: 1978 Eldorado Biarritz



Faded Crest
04-24-08, 02:39 AM
I will start by saying that the '78 Biarritz wasn't, and isn't for everyone... This behemoth was tailor made, in my opinion, for a single man, or at least as a man's personal car. It epitomizes pure unadulterated, sexy, personal extravagence!

The body lines on the Biarritz are sleek and slightly contoured, yet suddenly angular... It is opulent and elegant, stopping just shy of excessive... and to behold one after seeing the base Eldorado is to be relieved that you got the option package.

Perhaps the most distinguishing external feature of the Biarritz is the front end. Prominent fender extensions bookend the nose of the car, extending about 4 inches forward of the bumper. This certainly reduces periphial headlight coverage, but styling came first in those days!

The enormous front fenders are triangular at the cap, and the original pinstripe scheme accentuates this. The convexed hubcaps on the Biarritz are color-keyed, which I find quite striking. The doors, of course, are enormous, but provided they are in adjustment, they pose no real inconvenience.

The roofline is low-profile compared to the car's overall body size, and is crowned with a custom-padded vinyl landau roof with an extra-small tailored rear window and two trapezoid-shaped quarter windows.

The rear quarter panels bellow slightly and flatten out into the rear nacelles, which offer a degree of symmetry to the front fender extensions. These nacelles, of course, serve the classic Cadillac vertical taillights.

The proportions of this vehicle are certainly remeniscent of the deusenberg... Long hood and short trunk... and this dynamic lends to the personal luxury status of the 1978 Eldorado.

As beautiful as she is, the true experience begins when you first open the door. All Biarritz' featured full leather interior, and in most cases, the cars were monochromatic. The seats are heavily padded, and feature very large square buttons, two on the lower seat, and two on the back part. Each front seat is full power, and are independently adjustable. Even those who sit in the rear enjoy a decent amount of leg room.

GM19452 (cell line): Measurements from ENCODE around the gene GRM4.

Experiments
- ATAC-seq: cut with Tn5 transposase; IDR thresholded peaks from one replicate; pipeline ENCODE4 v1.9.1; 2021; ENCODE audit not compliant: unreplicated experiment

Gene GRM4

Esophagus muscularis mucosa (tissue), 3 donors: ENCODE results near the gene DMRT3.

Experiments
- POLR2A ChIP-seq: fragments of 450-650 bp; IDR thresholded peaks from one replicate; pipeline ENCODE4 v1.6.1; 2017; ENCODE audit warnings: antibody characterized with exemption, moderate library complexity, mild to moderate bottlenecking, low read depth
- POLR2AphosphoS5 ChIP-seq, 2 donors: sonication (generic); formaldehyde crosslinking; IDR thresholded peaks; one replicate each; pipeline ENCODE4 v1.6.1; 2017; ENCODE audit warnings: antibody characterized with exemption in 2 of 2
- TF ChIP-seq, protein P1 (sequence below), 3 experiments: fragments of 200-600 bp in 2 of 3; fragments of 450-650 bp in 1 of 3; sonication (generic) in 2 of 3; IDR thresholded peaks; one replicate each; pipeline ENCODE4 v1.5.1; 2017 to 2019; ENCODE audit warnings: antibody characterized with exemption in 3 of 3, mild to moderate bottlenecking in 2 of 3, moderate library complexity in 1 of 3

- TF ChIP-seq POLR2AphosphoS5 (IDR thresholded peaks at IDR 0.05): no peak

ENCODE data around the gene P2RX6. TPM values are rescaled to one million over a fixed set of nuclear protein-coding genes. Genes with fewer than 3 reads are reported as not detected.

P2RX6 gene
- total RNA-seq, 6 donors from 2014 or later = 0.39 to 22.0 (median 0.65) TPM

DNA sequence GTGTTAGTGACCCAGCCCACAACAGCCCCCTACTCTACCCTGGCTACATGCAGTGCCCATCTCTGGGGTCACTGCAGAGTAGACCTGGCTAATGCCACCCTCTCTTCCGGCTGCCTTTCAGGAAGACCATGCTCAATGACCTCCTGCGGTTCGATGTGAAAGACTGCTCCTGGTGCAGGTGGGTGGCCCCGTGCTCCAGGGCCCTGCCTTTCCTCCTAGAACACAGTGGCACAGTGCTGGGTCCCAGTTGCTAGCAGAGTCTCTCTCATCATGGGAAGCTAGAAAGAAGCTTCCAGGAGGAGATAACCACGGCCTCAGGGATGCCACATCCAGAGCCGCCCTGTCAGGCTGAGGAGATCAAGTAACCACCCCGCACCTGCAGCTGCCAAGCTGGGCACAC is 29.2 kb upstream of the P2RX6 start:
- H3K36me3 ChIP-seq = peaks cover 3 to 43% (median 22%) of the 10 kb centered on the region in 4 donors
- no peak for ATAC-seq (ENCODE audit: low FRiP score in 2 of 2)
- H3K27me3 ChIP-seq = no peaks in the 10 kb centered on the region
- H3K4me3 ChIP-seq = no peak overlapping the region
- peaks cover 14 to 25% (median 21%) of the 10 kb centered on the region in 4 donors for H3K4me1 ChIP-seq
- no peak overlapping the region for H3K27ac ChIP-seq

DRIVEABILITY

The Eldorado is suited for someone who enjoys a very large car. It was the largest and heaviest Cadillac made in that year's model run, and although mid '70's Fleetwoods and Sedans had it beat in length, the "hood view" of the Eldo makes it seems longer when you are in the front seat.

Drop it into drive, and you begin to experience one of the softest, smoothest, most isolated cars imaginable. This is American luxury at it's finest! If you are one who likes to "feel the road", then the Biarritz is NOT for you!

As you cruise up to speed, you will find the 425 to be an adequate powerplant, but only adequate. This car is about comfort... and if you own a Biarritz, you are in no hurry.

The Eldo is certainly most comfortable on the open road. Being front-wheel-drive, she lifts slightly during accelleration, which somehow seems to lighten the car. I have found that fuel economy is excellent on the highway for the size of car tht it is. On a trip from Charlotte, NC to Central Florida, I averaged close to 20 mpg at 70 mph. The only real issue on the highway is safe passing. The tailored rear window creates a pesky blind spot in the rear quarters.

In town, the Eldo is constricted. The blind spots are increasingly annoying in stop-and-go situations. Turning tight corners is cumbersome, given it's long nose, and finding a parking space worthy of the Biarritz is a challenge. Fuel economy in town drops drastically to 12-14 mpg.

I must mention the one part of this car that I abhor... That is the brake system. They are 4-wheel disc, which sounds great, but every Biarritz I have owned has had a very spongey break pedal with a lot of travel, leaving you very nervous in an emergency stopping situation. I think they would have been better served with rear drums, as were featured in 1975 Eldorados.

Since they were 4-wheel disc, the '78 used hydro-boost, sharing fluid with the steering system. INCREDIBLY bad idea! Lose a steering hose or line, and you lose ALL your brakes and steering at the same time! That happened to me. (fortunately, in a parking lot) So if you do buy one, replace both steering hoses as preventative maintenance, and check the steering pump closely... In fact, just change that too! (it's cheap, life isn't)

The bottom line is this... If you enjoy a soft, relaxing ride, and drive a lot on the highways and open roads, consider the Biarritz. I would compare the comfort and smoothness to the '93-'96 Fleetwoods, but certainly without the scalding power of the LT1. If you are a fan of the smaller, tighter, road-hugging high horsepower cars of the new Cadillac generation, you will find the Biarritz to be an impractical, obsolete dinosaur.